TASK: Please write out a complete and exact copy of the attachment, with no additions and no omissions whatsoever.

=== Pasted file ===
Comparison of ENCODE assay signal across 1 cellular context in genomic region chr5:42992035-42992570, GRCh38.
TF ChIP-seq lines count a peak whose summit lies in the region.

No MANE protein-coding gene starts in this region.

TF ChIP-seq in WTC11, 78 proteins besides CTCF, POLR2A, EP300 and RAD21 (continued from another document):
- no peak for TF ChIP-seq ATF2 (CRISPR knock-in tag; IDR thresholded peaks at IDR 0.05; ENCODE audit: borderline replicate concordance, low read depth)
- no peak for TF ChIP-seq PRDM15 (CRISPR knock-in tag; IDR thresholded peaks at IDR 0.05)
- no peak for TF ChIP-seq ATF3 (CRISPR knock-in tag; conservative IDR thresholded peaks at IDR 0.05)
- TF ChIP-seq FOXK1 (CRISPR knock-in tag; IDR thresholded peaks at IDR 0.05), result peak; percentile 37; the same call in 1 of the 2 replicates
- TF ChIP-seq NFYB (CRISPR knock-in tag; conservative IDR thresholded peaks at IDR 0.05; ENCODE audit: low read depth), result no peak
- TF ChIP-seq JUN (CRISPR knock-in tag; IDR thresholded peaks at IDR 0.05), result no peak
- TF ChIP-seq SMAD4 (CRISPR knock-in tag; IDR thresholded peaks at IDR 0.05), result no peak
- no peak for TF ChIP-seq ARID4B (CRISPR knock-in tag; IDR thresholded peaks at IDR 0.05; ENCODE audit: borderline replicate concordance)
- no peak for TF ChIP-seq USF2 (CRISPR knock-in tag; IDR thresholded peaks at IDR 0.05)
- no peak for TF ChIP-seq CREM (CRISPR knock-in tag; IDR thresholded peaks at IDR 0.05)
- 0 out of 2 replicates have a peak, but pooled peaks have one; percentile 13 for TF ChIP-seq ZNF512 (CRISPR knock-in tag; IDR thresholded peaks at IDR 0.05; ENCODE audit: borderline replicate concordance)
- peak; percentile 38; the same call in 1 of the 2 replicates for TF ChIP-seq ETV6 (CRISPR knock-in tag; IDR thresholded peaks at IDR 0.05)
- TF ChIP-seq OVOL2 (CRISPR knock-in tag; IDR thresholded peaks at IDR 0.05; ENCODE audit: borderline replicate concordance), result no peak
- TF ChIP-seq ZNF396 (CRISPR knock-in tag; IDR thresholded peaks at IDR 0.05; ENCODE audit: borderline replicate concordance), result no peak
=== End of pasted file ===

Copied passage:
Comparison of ENCODE assay signal across 1 cellular context in genomic region chr5:42992035-42992570, GRCh38.
TF ChIP-seq lines count a peak whose summit lies in the region.

No MANE protein-coding gene starts in this region.

TF ChIP-seq in WTC11, 78 proteins besides CTCF, POLR2A, EP300 and RAD21 (continued from another document):
- no peak for TF ChIP-seq ATF2 (CRISPR knock-in tag; IDR thresholded peaks at IDR 0.05; ENCODE audit: borderline replicate concordance, low read depth)
- no peak for TF ChIP-seq PRDM15 (CRISPR knock-in tag; IDR thresholded peaks at IDR 0.05)
- no peak for TF ChIP-seq ATF3 (CRISPR knock-in tag; conservative IDR thresholded peaks at IDR 0.05)
- TF ChIP-seq FOXK1 (CRISPR knock-in tag; IDR thresholded peaks at IDR 0.05), result peak; percentile 37; the same call in 1 of the 2 replicates
- TF ChIP-seq NFYB (CRISPR knock-in tag; conservative IDR thresholded peaks at IDR 0.05; ENCODE audit: low read depth), result no peak
- TF ChIP-seq JUN (CRISPR knock-in tag; IDR thresholded peaks at IDR 0.05), result no peak
- TF ChIP-seq SMAD4 (CRISPR knock-in tag; IDR thresholded peaks at IDR 0.05), result no peak
- no peak for TF ChIP-seq ARID4B (CRISPR knock-in tag; IDR thresholded peaks at IDR 0.05; ENCODE audit: borderline replicate concordance)
- no peak for TF ChIP-seq USF2 (CRISPR knock-in tag; IDR thresholded peaks at IDR 0.05)
- no peak for TF ChIP-seq CREM (CRISPR knock-in tag; IDR thresholded peaks at IDR 0.05)
- 0 out of 2 replicates have a peak, but pooled peaks have one; percentile 13 for TF ChIP-seq ZNF512 (CRISPR knock-in tag; IDR thresholded peaks at IDR 0.05; ENCODE audit: borderline replicate concordance)
- peak; percentile 38; the same call in 1 of the 2 replicates for TF ChIP-seq ETV6 (CRISPR knock-in tag; IDR thresholded peaks at IDR 0.05)
- TF ChIP-seq OVOL2 (CRISPR knock-in tag; IDR thresholded peaks at IDR 0.05; ENCODE audit: borderline replicate concordance), result no peak
- TF ChIP-seq ZNF396 (CRISPR knock-in tag; IDR thresholded peaks at IDR 0.05; ENCODE audit: borderline replicate concordance), result no peak